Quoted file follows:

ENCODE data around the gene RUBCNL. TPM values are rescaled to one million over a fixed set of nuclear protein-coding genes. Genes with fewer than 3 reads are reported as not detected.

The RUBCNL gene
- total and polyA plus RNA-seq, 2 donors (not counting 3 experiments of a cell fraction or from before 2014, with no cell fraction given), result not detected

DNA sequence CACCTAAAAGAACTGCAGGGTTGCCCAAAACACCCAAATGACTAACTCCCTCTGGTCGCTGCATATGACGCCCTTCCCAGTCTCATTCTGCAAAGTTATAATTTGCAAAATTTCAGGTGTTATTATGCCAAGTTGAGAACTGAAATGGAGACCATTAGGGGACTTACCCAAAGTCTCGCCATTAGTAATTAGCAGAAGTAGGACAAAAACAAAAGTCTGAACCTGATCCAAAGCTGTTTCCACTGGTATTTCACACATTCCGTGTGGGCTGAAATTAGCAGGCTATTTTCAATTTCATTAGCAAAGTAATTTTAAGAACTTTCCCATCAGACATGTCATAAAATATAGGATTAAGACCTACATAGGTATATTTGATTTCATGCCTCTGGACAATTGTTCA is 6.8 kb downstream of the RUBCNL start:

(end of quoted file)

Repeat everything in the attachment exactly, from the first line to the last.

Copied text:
ENCODE data around the gene RUBCNL. TPM values are rescaled to one million over a fixed set of nuclear protein-coding genes. Genes with fewer than 3 reads are reported as not detected.

The RUBCNL gene
- total and polyA plus RNA-seq, 2 donors (not counting 3 experiments of a cell fraction or from before 2014, with no cell fraction given), result not detected

DNA sequence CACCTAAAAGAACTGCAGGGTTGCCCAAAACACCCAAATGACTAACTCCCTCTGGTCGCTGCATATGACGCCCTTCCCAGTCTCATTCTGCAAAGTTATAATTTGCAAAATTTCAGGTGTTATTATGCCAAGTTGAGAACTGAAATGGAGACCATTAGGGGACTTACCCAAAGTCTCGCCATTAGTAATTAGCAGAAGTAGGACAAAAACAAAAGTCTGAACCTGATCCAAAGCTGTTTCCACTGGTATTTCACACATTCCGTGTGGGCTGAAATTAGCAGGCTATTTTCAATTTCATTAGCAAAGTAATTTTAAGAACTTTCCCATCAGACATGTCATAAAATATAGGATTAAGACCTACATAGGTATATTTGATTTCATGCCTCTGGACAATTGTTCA is 6.8 kb downstream of the RUBCNL start: